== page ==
X, formerly known as Twitter, is facing 2,200 arbitration cases filed by ex-employees after Elon Musk took over the company. What’s more, X hasn’t yet paid the necessary fees.
Ex-employees of Twitter, recently renamed to X, filed the cases after Musk laid off thousands of them. The filing fees alone for that many cases could amount to $3.5 million, NBC News said.
The numbers were revealed in a new filing as part of a lawsuit in a Delaware district court. In his suit, Chris Woodfield, a former senior staff network engineer at X, says that the company failed to pay his severance.
X then delayed an alternative dispute resolution by failing to pay the necessary fees required for him to move ahead in the JAMS arbitration system.
The website of JAMS, the world's largest private alternative dispute resolution provider, says that “for two-party matters, the Filing Fee is $2,000.”
“For matters based on a clause or agreement that is required as a condition of employment, the employee is only required to pay $400,” the company also says.
JAMS decided that this basic fee applies across the board to X’s 2,200 arbitration cases. Thus, that would amount to around $3.5 million, with other fees possibly to follow.
The timeline presented in the filing clearly shows that X’s lawyers – who say that the firm should not pay the larger portion of the filing fees – are stalling.
That’s because it’s precisely arbitration that Woodfield and others in a similar situation are trying to get out of. Twitter’s ex-employees say the company pushed them to use this particular process to resolve claims that they weren’t paid.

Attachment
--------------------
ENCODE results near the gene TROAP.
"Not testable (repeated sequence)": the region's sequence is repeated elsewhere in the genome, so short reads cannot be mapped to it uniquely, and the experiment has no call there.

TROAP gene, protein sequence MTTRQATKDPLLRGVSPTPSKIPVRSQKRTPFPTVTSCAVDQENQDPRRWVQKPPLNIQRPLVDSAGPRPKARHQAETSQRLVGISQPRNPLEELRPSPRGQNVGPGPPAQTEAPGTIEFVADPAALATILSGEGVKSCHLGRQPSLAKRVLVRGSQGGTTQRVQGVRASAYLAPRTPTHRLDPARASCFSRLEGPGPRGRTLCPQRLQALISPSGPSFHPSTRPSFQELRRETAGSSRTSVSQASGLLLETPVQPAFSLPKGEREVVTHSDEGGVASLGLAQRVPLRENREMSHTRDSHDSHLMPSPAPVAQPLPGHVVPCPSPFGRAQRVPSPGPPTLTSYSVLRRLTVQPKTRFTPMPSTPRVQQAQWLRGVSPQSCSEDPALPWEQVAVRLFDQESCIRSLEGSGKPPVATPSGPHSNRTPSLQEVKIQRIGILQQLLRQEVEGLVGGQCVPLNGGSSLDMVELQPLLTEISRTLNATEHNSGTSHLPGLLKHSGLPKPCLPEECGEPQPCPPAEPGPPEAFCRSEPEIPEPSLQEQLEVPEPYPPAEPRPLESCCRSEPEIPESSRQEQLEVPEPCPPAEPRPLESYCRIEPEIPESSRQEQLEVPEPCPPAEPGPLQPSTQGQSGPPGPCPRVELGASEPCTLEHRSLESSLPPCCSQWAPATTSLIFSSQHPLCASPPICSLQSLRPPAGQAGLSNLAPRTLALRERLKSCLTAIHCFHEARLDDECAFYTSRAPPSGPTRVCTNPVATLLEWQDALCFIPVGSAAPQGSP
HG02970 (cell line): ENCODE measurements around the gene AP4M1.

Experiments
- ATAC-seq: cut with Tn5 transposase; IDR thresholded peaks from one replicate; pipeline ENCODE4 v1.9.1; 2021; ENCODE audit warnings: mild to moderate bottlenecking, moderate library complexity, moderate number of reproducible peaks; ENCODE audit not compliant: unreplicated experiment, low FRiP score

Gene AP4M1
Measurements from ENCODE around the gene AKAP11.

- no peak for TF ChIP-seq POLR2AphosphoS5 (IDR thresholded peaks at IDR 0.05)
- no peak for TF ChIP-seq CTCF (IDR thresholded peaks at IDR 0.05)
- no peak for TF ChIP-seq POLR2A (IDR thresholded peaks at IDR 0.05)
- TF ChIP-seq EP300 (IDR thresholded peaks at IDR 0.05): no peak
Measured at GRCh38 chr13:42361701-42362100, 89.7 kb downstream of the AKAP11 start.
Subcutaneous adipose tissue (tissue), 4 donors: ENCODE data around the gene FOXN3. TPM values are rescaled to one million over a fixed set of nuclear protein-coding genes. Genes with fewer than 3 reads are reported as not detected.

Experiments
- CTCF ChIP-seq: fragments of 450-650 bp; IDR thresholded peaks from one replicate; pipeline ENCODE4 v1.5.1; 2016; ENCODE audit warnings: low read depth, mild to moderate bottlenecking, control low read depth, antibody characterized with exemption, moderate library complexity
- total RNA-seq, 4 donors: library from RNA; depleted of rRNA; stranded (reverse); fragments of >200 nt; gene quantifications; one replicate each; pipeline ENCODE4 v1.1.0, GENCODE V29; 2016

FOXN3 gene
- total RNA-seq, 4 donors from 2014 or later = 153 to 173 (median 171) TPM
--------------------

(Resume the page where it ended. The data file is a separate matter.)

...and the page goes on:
In the US, workers who sign an arbitration agreement upon employment, need to get an exemption from a judge if they want to be able to speak freely in court.
Unsurprisingly, critics say arbitration is a secretive system, thanks to which employees and potential hires cannot possibly know how companies treat their workers. But Musk doesn’t even want arbitration, it seems.
This summer in California, the billionaire ghosted another arbitration fight with his former employees over their claims.
In that case, the plaintiffs said that X delayed at least 891 arbitration cases by failing to pay the required filing fees. Before that, the firm compelled employees to agree to arbitrate their disputes in exchange for severance.
The pending lawsuits make various claims, including that Twitter targeted women and workers with disabilities for layoffs, reneged on severance agreements, and failed to give advance notice of layoffs required by federal and state laws. Twitter – now X – has denied wrongdoing in the cases in which it has filed responses.
In June 2023, the company was also sued for allegedly failing to pay workers millions of dollars in promised bonuses.
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